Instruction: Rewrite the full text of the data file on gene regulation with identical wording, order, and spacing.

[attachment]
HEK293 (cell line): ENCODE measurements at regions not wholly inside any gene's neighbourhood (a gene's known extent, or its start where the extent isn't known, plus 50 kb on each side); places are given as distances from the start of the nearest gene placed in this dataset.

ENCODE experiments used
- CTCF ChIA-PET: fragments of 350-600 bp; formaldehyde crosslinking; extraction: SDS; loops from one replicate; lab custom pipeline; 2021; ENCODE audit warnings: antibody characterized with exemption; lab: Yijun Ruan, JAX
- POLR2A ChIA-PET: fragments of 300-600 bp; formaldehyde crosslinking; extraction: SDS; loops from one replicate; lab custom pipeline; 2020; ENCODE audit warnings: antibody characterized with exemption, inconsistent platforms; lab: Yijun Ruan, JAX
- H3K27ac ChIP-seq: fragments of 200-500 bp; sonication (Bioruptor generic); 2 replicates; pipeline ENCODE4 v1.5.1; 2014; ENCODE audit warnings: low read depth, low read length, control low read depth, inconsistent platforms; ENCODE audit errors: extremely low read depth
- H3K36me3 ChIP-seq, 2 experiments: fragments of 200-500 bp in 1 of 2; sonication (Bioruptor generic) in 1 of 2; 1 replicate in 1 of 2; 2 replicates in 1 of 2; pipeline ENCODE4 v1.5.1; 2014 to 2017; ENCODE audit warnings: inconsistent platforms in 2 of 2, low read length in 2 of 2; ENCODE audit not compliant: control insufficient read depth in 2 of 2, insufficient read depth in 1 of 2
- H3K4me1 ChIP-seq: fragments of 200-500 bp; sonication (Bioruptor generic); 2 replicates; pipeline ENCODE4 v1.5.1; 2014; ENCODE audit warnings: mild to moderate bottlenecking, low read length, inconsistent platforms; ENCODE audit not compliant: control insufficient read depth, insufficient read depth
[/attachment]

HEK293 (cell line): ENCODE measurements at regions not wholly inside any gene's neighbourhood (a gene's known extent, or its start where the extent isn't known, plus 50 kb on each side); places are given as distances from the start of the nearest gene placed in this dataset.

ENCODE experiments used
- CTCF ChIA-PET: fragments of 350-600 bp; formaldehyde crosslinking; extraction: SDS; loops from one replicate; lab custom pipeline; 2021; ENCODE audit warnings: antibody characterized with exemption; lab: Yijun Ruan, JAX
- POLR2A ChIA-PET: fragments of 300-600 bp; formaldehyde crosslinking; extraction: SDS; loops from one replicate; lab custom pipeline; 2020; ENCODE audit warnings: antibody characterized with exemption, inconsistent platforms; lab: Yijun Ruan, JAX
- H3K27ac ChIP-seq: fragments of 200-500 bp; sonication (Bioruptor generic); 2 replicates; pipeline ENCODE4 v1.5.1; 2014; ENCODE audit warnings: low read depth, low read length, control low read depth, inconsistent platforms; ENCODE audit errors: extremely low read depth
- H3K36me3 ChIP-seq, 2 experiments: fragments of 200-500 bp in 1 of 2; sonication (Bioruptor generic) in 1 of 2; 1 replicate in 1 of 2; 2 replicates in 1 of 2; pipeline ENCODE4 v1.5.1; 2014 to 2017; ENCODE audit warnings: inconsistent platforms in 2 of 2, low read length in 2 of 2; ENCODE audit not compliant: control insufficient read depth in 2 of 2, insufficient read depth in 1 of 2
- H3K4me1 ChIP-seq: fragments of 200-500 bp; sonication (Bioruptor generic); 2 replicates; pipeline ENCODE4 v1.5.1; 2014; ENCODE audit warnings: mild to moderate bottlenecking, low read length, inconsistent platforms; ENCODE audit not compliant: control insufficient read depth, insufficient read depth